Why are we so fond of running multiple businesses in Africa?
“ONE of the many terms Silicon Valley has bequeathed to the business world is “serial entrepreneur”, a label for those restless souls who start one business after another. Perhaps Africa can now contribute another expression: the “parallel entrepreneur”. More than in any other part of the developing world, the continent’s budding business folk create networks of several firms across a number of different sectors of the economy, according to research by IMANI, a think-tank based in Ghana. The 189 successful entrepreneurs it surveyed in Ghana, Nigeria and Kenya own, on average, six businesses each. One boasted more than 60. What explains this entrepreneurial hyperactivity?”
The Economist (June 23, 2012)
How many African businessfolk do you know who are in just ONE business? Not many, I would guess. I have been concerned by this observation for a while, and and was pleased to see a recent piece in The Economist highlighting the preponderance of Africa’s “parallel entrepreneurs.”
Most African businessfolk kick off with just one venture, it is true. But the minute that first business stabilizes, the diversification bug seems to kick in. Because in an emerging economy there are so many opportunities is so many sectors, it is difficult to look away from them. The survey highlighted in the The Economist showed that successful African entrepreneurs have, on average, six businesses each.
This is a good thing, right? The more the merrier? There are certainly solid reasons for the practice. Let’s face it, there are not many local entrepreneurs and brands that have earned our trust. When one establishes a reputation for reliability and quality, it might make sense to extend its umbrella to other businesses, even if they’re unrelated.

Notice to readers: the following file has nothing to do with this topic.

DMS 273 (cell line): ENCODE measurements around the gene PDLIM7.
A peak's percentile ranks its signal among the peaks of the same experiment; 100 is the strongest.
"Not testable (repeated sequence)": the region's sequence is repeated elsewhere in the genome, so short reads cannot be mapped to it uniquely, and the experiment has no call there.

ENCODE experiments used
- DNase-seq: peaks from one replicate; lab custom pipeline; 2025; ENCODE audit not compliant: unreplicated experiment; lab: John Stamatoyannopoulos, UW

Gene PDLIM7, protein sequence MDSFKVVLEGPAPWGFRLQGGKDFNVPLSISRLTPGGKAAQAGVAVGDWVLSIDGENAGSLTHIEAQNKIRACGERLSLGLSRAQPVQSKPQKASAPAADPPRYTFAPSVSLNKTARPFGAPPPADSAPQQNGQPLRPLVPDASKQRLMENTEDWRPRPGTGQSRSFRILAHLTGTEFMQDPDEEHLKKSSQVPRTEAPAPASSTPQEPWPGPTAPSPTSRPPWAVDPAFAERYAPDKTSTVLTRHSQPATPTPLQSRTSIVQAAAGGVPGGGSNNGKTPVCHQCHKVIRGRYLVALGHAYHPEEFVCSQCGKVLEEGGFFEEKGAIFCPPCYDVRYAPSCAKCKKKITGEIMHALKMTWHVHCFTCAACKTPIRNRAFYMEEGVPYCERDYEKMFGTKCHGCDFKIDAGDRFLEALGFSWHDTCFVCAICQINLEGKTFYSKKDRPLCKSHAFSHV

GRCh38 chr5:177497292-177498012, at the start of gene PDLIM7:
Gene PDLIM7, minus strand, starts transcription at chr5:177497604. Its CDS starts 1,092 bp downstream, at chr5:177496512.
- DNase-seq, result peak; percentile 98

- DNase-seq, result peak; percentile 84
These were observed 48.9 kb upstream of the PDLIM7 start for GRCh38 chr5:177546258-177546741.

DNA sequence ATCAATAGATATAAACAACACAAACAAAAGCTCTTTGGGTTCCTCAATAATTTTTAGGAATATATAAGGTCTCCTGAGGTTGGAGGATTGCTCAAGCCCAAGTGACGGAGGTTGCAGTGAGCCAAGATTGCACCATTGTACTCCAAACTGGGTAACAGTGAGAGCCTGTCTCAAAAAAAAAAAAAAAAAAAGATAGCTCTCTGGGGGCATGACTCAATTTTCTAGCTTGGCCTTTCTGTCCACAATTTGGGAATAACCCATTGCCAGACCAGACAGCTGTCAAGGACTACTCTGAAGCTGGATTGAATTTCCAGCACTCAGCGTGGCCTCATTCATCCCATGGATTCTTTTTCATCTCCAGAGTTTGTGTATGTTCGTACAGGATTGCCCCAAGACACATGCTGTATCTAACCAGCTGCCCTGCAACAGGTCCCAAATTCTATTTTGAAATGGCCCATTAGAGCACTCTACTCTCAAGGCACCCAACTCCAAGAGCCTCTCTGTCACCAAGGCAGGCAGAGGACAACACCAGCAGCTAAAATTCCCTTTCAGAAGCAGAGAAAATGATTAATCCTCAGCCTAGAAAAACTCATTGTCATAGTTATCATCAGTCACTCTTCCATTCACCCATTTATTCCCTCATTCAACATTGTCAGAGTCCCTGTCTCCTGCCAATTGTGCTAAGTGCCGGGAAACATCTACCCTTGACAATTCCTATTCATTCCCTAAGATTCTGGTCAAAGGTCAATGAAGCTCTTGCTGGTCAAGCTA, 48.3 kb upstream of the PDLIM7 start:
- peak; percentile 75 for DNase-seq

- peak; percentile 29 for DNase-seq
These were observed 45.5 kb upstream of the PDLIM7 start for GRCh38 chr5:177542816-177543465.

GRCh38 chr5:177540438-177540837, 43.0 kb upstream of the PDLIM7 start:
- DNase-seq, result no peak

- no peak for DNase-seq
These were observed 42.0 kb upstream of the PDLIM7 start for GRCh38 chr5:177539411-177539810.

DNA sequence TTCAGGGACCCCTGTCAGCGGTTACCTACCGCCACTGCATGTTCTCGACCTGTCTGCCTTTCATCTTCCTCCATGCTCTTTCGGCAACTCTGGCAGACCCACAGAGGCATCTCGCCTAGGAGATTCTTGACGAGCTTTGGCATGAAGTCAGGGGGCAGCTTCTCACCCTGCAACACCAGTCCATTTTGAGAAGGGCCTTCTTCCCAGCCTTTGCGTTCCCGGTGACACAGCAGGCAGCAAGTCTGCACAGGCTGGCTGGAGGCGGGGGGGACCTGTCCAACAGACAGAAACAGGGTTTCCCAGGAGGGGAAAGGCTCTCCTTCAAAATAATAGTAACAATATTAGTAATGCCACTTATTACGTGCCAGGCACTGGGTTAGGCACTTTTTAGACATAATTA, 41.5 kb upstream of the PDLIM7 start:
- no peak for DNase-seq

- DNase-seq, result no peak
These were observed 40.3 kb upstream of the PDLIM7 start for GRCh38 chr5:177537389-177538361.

In small economies, there is also the problem of scale. Managers capable of running large enterprises, and large-scale business financing, are both resources in short supply. With those constraints, people find it sensible to start a plethora of medium-sized businesses, for which both talent and funding are more readily available.
A final reason is risk: Africa remains a risky place to do business, what with flawed elections and resulting violence; the choking hold of red tape and bureaucracy; and often whimsical policy decisions such as those that affect exchange rates and interest costs. So spreading the risk also seems sensible.
At this point I would wish to part company with this analysis. I fully accept there are good reasons for parallel entrepreneurship; I do not, however, think it is something to encouraged for the future. What is it we want: a whole array of not-bad medium-sized businesses, all making not-bad returns? Or do we also want world-class, top-notch companies that can stand shoulder-to-shoulder with the best in the world?
We won’t get the latter if we stay proud of parallel entrepreneurship. All this sticking of fingers into many pies comes at a cost: it splits attention and resources; it prevents business thinkers from going really deep with one initiative; it creates a multitude of small, mediocre, local businesses rather than pan-African or global champions.
If we want to mature as a business economy, many more people have to learn to go deep rather than wide. The two breakaway success stories of recent times in Kenya have been Safaricom and Equity Bank; those are the only two to achieve both massive scale and global acclaim. Why those two? Because they went deep and built synergistic businesses around a central idea. Why just two? Because everyone else is busy being entrepreneurial in all possible directions.
Whilst it may be logical to diversify in an emerging market, a few people have to resist the temptation, and do a Sam Walton. That gentleman started off as a simple shopkeeper and ended up the world’s biggest grocer and its richest person. He didn’t do too badly by going deep.